A successful author loses his grip on reality, his marriage, and his life as weird and even impossible things begin to happen to him. He struggles to discover where it is coming from and to keep from slipping over the brink of sanity. As the layers peel from the kernel of truth, he grasps at whatever or whoever can pull him back from the abyss. Is the source of his torment human, paranormal, or is it himself?
Targeted Age Group:: Adult
What Inspired You to Write Your Book?
Have you ever been divorced? Then you might understand; although, you shouldn't presume that is whole story. This tale of the macabre goes deeper than what you see on the surface.
How Did You Come up With Your Characters?
All my characters come from life; however, in the case of "Wicked Light," none of the characters are based on a single real person. Kimberly comes pretty close, but I only knew that lady superficially. The main character's snarky remarks are fairly close to things I might say in similar circumstances.
Hailey was folding laundry when I came in from the garage. “So, what did they say?”
“I’m allergic to shellfish, grass, and Norfolk Island pines.”
“Not ordinary fish?”
“Apparently not, but they advised against it.”
“I’m sorry. I know that’s a disappointment to you.”
“Thanks,” I said kissing her. “So, what’s for dinner?”
“Norfolk Island pine.”
“I knew you were trying to poison me.”
“Maury wants you to call him.”
I only grumbled and went to my office. It was almost lunchtime, so I didn’t feel like starting to write, and I didn’t feel like talking to Maury. Instead, I read email. A fellow writer sent some political cartoons, most of the rest was junk, but one caught my attention. The subject was ‘Is that you, Chris?’ There was no body text, just a link. Hailey warned me about clicking links from strangers and getting viruses. The sender’s name meant nothing to me—Mary Gleason. Curious as I was, I just left it there. Maybe I’d find some way to test it later. Maybe Ashlee would know what to do—when faced with technical issues, go to your kids. Grandkids would be better, but I didn’t have any. That reminded me to ask Ashlee if she was on the pill. Maybe it would be a better idea to ask Hailey if she knew.
A gentle tap on the glass broke my reverie. There was a man’s face looking at me. I jumped out of my Top-Siders. Physically recoiling from the window, I nearly fell off the chair. When I recovered my equilibrium, the face was gone. Like the time before, I ran out of the family room doors, saw nothing, kept running, and ended at the tall gate by the garage—nobody, no barking dog behind us, no slamming gate noise. My heart was pounding from the shock and from running.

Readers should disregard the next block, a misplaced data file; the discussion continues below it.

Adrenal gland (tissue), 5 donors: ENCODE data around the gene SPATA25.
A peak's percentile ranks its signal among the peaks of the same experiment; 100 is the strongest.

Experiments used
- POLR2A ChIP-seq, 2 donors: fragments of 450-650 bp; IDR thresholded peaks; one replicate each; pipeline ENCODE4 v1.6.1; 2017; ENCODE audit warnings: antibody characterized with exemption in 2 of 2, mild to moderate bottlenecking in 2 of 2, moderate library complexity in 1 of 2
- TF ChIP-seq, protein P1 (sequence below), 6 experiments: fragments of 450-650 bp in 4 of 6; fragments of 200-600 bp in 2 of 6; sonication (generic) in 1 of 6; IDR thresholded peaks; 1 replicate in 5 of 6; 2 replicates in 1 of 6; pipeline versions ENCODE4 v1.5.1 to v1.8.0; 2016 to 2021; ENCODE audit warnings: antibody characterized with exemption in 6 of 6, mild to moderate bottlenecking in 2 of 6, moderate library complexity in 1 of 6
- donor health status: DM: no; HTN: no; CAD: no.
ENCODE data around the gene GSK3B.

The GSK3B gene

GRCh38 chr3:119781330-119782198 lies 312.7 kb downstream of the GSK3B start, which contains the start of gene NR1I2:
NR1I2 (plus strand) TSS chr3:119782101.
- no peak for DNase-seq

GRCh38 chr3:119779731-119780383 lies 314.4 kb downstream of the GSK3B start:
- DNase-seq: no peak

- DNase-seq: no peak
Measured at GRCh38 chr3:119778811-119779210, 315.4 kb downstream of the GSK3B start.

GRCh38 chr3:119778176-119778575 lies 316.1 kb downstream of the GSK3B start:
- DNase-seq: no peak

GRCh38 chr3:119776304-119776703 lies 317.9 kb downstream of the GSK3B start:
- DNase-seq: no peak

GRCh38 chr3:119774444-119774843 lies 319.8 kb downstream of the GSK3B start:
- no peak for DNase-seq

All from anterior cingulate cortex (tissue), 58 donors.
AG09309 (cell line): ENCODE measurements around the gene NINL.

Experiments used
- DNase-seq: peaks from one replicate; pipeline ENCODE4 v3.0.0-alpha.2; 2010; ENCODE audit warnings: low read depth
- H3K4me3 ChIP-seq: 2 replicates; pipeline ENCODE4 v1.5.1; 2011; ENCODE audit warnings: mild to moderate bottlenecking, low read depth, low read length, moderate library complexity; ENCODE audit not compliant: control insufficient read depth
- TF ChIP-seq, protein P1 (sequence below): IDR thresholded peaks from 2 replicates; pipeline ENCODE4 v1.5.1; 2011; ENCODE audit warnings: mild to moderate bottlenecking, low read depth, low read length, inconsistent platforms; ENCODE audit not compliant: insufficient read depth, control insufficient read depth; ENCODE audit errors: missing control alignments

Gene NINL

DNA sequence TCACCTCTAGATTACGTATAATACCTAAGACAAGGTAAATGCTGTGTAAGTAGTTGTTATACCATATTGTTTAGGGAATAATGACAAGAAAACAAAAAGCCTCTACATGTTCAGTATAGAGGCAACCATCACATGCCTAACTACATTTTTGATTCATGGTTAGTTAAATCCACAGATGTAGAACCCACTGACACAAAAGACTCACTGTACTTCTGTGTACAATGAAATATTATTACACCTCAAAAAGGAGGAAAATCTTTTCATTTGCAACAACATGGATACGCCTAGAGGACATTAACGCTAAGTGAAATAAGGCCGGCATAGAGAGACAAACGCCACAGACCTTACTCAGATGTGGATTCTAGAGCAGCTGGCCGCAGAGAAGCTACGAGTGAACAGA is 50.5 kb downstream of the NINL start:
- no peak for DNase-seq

Hailey came out of the house looking worried. “What is it now? Did you see something in the rose garden again?”
“There was a man looking in the office window.”
“He must have gone out the other gate. Did you put a lock on it yet?”
“Why isn’t Gretchen barking?” she asked somewhat accusatorily.
“How do I know? I think that dog is losing it.”
“I don’t think it’s Gretchen who’s losing it. What did this man look like?”
“I’m not sure. It startled me so I almost fell off the chair. He was ordinary looking.”
“That’s not very helpful. What did he do?”
“He just tapped on the glass. When I recovered from the shock, he was gone.”
“Why would a stranger come to your window and tap on the glass rather than ring the doorbell if he wanted something?”
I was in such a state of befuddlement that I parroted her question.
“That’s what I just asked,” she said. “It doesn’t make any sense. You must have imagined it.”
“I know what I saw.”
“If a stranger tapped on your office window, I think you should call the police. There may be footprints or something.”
If they find footprints, what are they going to do?”
“Suit yourself. Lunch is ready.”
Grilled cheese with sliced tomatoes had no negative effects on me, so I went to work immediately afterward. Or I attempted to go to work. I clicked on the ‘MMM’ file and the Word logo opened, but it was blue instead of the familiar yellow and white. Nothing looked right. The document opened, but a window opened on top of it. It said, ‘Activate your account.’ At the top of the page, after the file name, it said, ‘Unlicensed product.’ This was ridiculous. I make my living with Word, and I’ve been using this version every day since I bought it, which must have been in 2010 since it’s called ‘Word 2010.’